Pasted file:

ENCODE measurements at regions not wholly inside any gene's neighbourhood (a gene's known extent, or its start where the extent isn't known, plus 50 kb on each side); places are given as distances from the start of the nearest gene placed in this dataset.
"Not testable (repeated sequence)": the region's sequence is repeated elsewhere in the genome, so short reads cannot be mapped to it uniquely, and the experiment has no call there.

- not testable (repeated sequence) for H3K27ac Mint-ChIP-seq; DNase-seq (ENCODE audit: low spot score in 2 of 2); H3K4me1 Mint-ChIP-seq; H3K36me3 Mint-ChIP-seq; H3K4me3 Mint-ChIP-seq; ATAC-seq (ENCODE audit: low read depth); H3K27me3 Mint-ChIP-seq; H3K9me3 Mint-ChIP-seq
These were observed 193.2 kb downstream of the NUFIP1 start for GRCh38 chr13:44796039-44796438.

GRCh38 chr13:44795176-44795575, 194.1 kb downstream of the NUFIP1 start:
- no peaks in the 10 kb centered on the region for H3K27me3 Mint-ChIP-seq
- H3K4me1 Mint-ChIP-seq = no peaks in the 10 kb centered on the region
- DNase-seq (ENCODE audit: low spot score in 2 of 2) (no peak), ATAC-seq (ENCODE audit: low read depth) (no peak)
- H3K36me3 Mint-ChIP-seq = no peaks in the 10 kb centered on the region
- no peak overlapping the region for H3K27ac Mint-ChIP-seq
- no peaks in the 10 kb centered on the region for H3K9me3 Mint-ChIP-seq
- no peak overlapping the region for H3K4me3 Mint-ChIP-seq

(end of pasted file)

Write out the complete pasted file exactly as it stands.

ENCODE measurements at regions not wholly inside any gene's neighbourhood (a gene's known extent, or its start where the extent isn't known, plus 50 kb on each side); places are given as distances from the start of the nearest gene placed in this dataset.
"Not testable (repeated sequence)": the region's sequence is repeated elsewhere in the genome, so short reads cannot be mapped to it uniquely, and the experiment has no call there.

- not testable (repeated sequence) for H3K27ac Mint-ChIP-seq; DNase-seq (ENCODE audit: low spot score in 2 of 2); H3K4me1 Mint-ChIP-seq; H3K36me3 Mint-ChIP-seq; H3K4me3 Mint-ChIP-seq; ATAC-seq (ENCODE audit: low read depth); H3K27me3 Mint-ChIP-seq; H3K9me3 Mint-ChIP-seq
These were observed 193.2 kb downstream of the NUFIP1 start for GRCh38 chr13:44796039-44796438.

GRCh38 chr13:44795176-44795575, 194.1 kb downstream of the NUFIP1 start:
- no peaks in the 10 kb centered on the region for H3K27me3 Mint-ChIP-seq
- H3K4me1 Mint-ChIP-seq = no peaks in the 10 kb centered on the region
- DNase-seq (ENCODE audit: low spot score in 2 of 2) (no peak), ATAC-seq (ENCODE audit: low read depth) (no peak)
- H3K36me3 Mint-ChIP-seq = no peaks in the 10 kb centered on the region
- no peak overlapping the region for H3K27ac Mint-ChIP-seq
- no peaks in the 10 kb centered on the region for H3K9me3 Mint-ChIP-seq
- no peak overlapping the region for H3K4me3 Mint-ChIP-seq